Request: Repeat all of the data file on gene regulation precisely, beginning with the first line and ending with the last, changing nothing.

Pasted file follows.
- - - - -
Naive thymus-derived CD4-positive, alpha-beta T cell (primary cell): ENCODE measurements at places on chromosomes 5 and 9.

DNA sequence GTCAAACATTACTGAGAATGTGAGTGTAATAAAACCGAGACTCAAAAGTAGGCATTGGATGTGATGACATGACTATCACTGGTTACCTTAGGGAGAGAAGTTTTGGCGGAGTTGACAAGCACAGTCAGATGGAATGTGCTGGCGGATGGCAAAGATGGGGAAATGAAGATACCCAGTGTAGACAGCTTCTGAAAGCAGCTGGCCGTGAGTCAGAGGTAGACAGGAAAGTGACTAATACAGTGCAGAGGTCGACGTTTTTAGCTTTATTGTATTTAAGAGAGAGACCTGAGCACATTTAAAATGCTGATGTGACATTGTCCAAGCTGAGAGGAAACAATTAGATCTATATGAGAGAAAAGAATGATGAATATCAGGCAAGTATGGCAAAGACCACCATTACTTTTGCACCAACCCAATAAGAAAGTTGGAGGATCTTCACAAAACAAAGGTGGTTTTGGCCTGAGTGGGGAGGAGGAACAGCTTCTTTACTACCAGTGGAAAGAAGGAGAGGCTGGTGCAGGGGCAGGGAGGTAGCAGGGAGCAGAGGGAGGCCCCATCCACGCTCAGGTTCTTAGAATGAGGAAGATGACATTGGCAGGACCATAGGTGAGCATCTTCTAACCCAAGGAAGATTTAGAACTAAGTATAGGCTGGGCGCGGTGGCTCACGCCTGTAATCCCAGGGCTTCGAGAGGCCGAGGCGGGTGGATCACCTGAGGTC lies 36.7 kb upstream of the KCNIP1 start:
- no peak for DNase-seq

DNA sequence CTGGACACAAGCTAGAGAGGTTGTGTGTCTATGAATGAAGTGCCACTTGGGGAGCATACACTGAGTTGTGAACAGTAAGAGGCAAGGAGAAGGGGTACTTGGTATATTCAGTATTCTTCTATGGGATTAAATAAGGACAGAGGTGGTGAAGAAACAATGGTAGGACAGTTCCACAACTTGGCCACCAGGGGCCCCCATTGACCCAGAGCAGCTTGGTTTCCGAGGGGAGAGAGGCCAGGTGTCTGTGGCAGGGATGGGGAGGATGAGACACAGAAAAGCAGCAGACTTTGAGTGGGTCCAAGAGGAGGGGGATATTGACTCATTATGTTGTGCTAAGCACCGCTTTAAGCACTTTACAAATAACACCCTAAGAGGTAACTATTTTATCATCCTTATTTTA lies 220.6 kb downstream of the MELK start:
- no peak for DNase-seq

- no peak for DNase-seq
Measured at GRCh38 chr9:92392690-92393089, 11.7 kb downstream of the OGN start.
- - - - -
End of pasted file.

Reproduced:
Naive thymus-derived CD4-positive, alpha-beta T cell (primary cell): ENCODE measurements at places on chromosomes 5 and 9.

DNA sequence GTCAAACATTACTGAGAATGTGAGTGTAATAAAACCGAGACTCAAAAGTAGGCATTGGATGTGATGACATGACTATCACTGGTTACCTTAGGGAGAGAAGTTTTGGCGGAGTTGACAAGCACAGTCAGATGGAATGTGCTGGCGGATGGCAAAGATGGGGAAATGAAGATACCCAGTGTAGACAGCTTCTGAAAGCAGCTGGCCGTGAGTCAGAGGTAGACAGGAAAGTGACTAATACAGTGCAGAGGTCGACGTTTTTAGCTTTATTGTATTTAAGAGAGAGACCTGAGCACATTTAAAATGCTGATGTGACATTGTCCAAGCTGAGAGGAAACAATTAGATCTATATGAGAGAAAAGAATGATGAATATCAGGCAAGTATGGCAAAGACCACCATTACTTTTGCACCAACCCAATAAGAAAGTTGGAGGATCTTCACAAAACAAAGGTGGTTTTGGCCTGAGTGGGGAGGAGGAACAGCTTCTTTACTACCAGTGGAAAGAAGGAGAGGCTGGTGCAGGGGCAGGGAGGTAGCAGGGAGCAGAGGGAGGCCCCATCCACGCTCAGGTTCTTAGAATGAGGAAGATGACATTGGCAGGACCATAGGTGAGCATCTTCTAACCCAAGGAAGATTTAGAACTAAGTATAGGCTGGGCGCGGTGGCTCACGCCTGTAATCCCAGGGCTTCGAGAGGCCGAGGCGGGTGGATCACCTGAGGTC lies 36.7 kb upstream of the KCNIP1 start:
- no peak for DNase-seq

DNA sequence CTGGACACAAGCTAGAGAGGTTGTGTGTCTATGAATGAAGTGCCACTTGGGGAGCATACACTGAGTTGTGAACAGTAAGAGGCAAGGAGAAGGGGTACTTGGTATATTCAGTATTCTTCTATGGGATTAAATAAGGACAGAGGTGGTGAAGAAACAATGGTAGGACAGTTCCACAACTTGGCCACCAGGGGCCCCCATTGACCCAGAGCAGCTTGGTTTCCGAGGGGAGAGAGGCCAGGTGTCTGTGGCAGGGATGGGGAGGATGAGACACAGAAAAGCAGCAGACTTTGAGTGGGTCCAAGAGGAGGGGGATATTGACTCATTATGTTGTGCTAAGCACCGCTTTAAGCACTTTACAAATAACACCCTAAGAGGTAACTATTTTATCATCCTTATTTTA lies 220.6 kb downstream of the MELK start:
- no peak for DNase-seq

- no peak for DNase-seq
Measured at GRCh38 chr9:92392690-92393089, 11.7 kb downstream of the OGN start.